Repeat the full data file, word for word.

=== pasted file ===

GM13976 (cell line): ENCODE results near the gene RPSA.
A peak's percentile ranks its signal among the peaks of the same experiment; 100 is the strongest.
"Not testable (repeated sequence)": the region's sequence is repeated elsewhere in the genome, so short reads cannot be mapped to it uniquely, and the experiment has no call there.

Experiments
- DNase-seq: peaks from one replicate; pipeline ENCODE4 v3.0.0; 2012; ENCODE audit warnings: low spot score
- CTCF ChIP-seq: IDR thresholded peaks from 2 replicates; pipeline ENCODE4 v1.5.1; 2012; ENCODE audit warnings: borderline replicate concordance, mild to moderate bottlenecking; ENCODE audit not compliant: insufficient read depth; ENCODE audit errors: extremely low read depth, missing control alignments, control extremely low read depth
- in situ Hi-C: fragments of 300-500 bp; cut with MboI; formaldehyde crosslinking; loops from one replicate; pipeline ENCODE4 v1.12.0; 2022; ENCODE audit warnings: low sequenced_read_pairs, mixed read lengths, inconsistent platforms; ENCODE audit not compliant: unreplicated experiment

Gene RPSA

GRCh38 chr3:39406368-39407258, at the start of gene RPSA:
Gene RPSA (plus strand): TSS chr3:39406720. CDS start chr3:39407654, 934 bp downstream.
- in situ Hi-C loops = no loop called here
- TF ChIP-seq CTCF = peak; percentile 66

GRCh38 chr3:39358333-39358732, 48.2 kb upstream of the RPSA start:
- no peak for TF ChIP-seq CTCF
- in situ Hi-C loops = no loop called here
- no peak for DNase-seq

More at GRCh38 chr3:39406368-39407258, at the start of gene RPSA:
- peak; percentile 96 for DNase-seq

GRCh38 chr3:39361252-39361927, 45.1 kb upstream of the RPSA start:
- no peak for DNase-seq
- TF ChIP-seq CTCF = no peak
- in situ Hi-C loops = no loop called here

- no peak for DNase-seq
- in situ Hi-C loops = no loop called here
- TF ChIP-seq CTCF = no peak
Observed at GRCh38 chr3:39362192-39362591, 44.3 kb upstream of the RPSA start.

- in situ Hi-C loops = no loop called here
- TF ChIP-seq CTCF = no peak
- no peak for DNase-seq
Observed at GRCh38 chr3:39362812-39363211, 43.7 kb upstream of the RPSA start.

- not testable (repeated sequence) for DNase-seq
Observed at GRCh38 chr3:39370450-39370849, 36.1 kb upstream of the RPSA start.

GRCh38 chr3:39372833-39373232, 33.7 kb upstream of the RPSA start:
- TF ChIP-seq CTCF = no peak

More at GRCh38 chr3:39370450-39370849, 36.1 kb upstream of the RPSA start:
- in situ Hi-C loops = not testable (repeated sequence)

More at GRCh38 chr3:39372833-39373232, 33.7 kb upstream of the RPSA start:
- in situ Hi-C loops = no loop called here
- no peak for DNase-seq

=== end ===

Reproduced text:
GM13976 (cell line): ENCODE results near the gene RPSA.
A peak's percentile ranks its signal among the peaks of the same experiment; 100 is the strongest.
"Not testable (repeated sequence)": the region's sequence is repeated elsewhere in the genome, so short reads cannot be mapped to it uniquely, and the experiment has no call there.

Experiments
- DNase-seq: peaks from one replicate; pipeline ENCODE4 v3.0.0; 2012; ENCODE audit warnings: low spot score
- CTCF ChIP-seq: IDR thresholded peaks from 2 replicates; pipeline ENCODE4 v1.5.1; 2012; ENCODE audit warnings: borderline replicate concordance, mild to moderate bottlenecking; ENCODE audit not compliant: insufficient read depth; ENCODE audit errors: extremely low read depth, missing control alignments, control extremely low read depth
- in situ Hi-C: fragments of 300-500 bp; cut with MboI; formaldehyde crosslinking; loops from one replicate; pipeline ENCODE4 v1.12.0; 2022; ENCODE audit warnings: low sequenced_read_pairs, mixed read lengths, inconsistent platforms; ENCODE audit not compliant: unreplicated experiment

Gene RPSA

GRCh38 chr3:39406368-39407258, at the start of gene RPSA:
Gene RPSA (plus strand): TSS chr3:39406720. CDS start chr3:39407654, 934 bp downstream.
- in situ Hi-C loops = no loop called here
- TF ChIP-seq CTCF = peak; percentile 66

GRCh38 chr3:39358333-39358732, 48.2 kb upstream of the RPSA start:
- no peak for TF ChIP-seq CTCF
- in situ Hi-C loops = no loop called here
- no peak for DNase-seq

More at GRCh38 chr3:39406368-39407258, at the start of gene RPSA:
- peak; percentile 96 for DNase-seq

GRCh38 chr3:39361252-39361927, 45.1 kb upstream of the RPSA start:
- no peak for DNase-seq
- TF ChIP-seq CTCF = no peak
- in situ Hi-C loops = no loop called here

- no peak for DNase-seq
- in situ Hi-C loops = no loop called here
- TF ChIP-seq CTCF = no peak
Observed at GRCh38 chr3:39362192-39362591, 44.3 kb upstream of the RPSA start.

- in situ Hi-C loops = no loop called here
- TF ChIP-seq CTCF = no peak
- no peak for DNase-seq
Observed at GRCh38 chr3:39362812-39363211, 43.7 kb upstream of the RPSA start.

- not testable (repeated sequence) for DNase-seq
Observed at GRCh38 chr3:39370450-39370849, 36.1 kb upstream of the RPSA start.

GRCh38 chr3:39372833-39373232, 33.7 kb upstream of the RPSA start:
- TF ChIP-seq CTCF = no peak

More at GRCh38 chr3:39370450-39370849, 36.1 kb upstream of the RPSA start:
- in situ Hi-C loops = not testable (repeated sequence)

More at GRCh38 chr3:39372833-39373232, 33.7 kb upstream of the RPSA start:
- in situ Hi-C loops = no loop called here
- no peak for DNase-seq